Electric utilities now face the risk that existing assets, costs, or contract commitments may be "stranded" by increased competition, leaving shareholders rather than customers to bear the costs....
Squeezing Juice from Plants
explained that they operate merchant and cogeneration plants, as well as provide support for utility plants.
Rosiak pointed to a cogeneration facility, which Duke/Fluor Daniel built in 1992 and operated to supply steam to an industrial plant, with electricity made as a side product. But when the steam host closed its plant, the cogeneration facility owners, with assistance from Duke/Fluor Daniel, worked quickly to modify the power purchase agreement so the plant could continue to operate under that agreement. "The issue is how do you change the business structure of the facility. Doing that changes the way the plant is dispatched, which means maintenance practices have to change," Rosiak says.
Maintenance isn't the only thing that has to change-managing fuel and having the right employees count, too. So the transition to a new business approach had to be dealt with.
Glenn Burney, the project manager for that plant, explains that while the cogeneration plant can operate from a range of 18 MW to 132 MW, that it in fact operates under a long-term contract for 132 MW. That means that the challenge is that while no more MWs can be squeezed from the plant, he needs to make sure no MWs are lost, for example, as the plant experiences wear and tear. Under the contract, reliability is the key for that plant. "If it's not extremely reliable," Burney says, "we can suffer liquidated damages and lawsuits under the agreement." So the plant operates under a very predictive and intensive maintenance program.
Dean Blaha manages two municipal plants in Delaware, which consist of two natural gas-fired and oil-fired generating stations. He explained that prior to 1996, the plants were owned and operated by the city. When the city contracted with Duke/Fluor Daniel for operations and maintenance services, they operated as baseload units, with fairly small fuel oil storage capacity on-site. But Duke/Fluor Daniel saw there could be more profitability with those units functioning as peaking units, in order to take advantage of economics in the summer and winter, when it was more justified to run the plants, and then purchase power in the off seasons. Also the small fuel oil tank size made the plant very vulnerable to the fluctuations in fuel oil costs. So Duke/Fluor Daniel at no cost to the city purchased and installed a much larger fuel oil tank on-site, in order to buy fuel when the price was low and store it. Blaha says the combination of the two optimizations helped keep the cost of power low for the city. "So it's not necessarily a megawatt squeeze, but an economic squeeze," he concludes.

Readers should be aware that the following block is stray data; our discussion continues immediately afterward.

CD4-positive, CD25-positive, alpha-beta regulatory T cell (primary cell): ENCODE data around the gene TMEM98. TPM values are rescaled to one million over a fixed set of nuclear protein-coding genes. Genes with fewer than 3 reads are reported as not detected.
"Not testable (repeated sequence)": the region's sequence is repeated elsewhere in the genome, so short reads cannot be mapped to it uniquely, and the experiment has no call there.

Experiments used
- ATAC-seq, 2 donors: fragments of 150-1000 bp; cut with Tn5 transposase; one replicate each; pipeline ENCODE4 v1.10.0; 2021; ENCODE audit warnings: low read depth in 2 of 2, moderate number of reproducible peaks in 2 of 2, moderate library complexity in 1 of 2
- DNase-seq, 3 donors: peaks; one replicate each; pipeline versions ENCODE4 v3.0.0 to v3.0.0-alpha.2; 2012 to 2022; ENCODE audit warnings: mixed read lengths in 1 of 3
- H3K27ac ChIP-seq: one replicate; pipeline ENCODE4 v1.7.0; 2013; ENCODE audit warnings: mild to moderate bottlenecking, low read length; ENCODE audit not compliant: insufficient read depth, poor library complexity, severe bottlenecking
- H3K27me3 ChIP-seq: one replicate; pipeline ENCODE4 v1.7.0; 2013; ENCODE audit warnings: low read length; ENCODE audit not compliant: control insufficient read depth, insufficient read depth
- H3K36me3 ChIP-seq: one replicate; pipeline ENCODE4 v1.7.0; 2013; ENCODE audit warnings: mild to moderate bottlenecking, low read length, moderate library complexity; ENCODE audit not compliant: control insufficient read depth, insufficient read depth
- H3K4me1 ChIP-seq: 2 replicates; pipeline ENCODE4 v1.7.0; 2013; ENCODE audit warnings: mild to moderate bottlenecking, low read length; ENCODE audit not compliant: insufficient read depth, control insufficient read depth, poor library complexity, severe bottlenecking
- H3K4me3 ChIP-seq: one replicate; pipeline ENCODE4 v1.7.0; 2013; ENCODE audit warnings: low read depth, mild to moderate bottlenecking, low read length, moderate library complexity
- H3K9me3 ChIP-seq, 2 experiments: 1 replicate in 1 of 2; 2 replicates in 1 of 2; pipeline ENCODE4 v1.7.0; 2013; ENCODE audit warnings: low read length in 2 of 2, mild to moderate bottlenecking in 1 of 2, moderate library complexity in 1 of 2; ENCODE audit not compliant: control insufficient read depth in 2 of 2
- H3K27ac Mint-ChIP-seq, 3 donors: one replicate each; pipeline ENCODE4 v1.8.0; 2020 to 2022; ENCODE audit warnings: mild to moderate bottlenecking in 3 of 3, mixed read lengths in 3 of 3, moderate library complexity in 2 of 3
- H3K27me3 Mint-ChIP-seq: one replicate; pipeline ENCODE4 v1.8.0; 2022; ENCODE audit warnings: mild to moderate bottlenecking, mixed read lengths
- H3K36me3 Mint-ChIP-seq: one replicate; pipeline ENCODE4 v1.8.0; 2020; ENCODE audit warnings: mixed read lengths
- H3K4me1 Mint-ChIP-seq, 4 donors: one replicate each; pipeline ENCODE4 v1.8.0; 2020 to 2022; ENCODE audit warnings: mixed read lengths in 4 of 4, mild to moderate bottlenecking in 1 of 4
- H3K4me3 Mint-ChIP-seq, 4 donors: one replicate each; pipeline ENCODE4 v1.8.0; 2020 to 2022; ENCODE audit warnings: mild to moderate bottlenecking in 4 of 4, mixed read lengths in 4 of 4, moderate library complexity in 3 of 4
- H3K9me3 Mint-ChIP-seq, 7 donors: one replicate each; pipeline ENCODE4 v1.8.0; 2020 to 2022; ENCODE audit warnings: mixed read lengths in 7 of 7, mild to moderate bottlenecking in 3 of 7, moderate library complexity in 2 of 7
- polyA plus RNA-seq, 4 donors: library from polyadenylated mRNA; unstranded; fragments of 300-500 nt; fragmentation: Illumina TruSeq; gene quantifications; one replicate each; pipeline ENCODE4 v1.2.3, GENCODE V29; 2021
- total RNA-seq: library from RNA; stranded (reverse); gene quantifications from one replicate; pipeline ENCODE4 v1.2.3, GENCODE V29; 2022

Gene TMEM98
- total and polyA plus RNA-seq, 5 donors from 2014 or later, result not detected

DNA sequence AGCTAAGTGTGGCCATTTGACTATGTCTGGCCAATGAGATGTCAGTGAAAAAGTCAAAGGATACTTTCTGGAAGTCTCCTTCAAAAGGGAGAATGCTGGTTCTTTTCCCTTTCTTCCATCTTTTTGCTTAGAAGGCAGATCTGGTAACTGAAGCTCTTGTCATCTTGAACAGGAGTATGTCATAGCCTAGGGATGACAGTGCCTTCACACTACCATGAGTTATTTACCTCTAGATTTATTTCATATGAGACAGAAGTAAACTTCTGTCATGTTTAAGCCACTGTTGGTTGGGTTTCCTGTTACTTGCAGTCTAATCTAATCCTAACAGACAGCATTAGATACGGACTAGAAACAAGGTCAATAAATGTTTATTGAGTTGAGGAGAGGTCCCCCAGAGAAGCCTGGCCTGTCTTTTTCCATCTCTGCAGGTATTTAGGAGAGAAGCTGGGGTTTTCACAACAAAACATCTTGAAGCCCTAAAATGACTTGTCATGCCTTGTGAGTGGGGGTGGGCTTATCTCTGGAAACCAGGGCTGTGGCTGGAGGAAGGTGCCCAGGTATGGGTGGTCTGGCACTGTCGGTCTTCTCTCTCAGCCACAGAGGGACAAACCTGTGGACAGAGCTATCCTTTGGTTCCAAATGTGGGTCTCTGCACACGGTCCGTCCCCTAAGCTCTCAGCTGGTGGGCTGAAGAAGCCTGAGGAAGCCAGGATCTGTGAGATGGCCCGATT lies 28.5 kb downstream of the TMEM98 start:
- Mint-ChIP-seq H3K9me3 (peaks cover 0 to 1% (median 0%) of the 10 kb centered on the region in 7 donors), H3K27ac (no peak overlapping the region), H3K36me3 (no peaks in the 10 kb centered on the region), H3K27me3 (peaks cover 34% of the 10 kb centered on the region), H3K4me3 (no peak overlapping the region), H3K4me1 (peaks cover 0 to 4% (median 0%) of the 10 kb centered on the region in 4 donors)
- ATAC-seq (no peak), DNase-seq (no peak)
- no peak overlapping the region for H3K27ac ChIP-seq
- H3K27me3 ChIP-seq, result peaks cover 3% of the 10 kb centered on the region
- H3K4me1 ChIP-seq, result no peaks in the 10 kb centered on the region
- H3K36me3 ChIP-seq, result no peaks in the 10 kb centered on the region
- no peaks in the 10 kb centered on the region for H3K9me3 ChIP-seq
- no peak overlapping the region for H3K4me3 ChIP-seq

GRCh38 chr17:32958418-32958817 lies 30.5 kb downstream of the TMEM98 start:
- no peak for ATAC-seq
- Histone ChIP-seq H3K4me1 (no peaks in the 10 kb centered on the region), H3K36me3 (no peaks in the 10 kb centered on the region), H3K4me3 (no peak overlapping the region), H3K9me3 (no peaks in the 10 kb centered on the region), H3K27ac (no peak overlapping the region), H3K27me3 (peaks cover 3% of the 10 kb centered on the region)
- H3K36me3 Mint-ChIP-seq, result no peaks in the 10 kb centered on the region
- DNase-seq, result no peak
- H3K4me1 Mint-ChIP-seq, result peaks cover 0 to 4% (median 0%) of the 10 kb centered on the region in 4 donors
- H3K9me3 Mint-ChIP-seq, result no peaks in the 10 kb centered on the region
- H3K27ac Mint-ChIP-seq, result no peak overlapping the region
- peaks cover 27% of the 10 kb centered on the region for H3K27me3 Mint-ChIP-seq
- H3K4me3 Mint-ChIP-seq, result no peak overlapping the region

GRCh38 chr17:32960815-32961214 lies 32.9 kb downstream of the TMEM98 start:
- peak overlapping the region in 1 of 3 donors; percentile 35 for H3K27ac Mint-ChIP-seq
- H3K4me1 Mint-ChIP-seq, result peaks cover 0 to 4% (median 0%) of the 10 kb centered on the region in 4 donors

Rick Roberts runs operations and maintenance at a 480-MW coal-fired generating station in Texas, equipped with a General Electric turbine/generator and a Combustion Engineering boiler providing 2,400-psig steam. He presently is involved in working with the client concerning the single source of fuel supply and single method of transportation for getting that fuel to the plant. The single-unit plant obtains its fuel from a coal mine in Wyoming, and only one railroad is available for transport.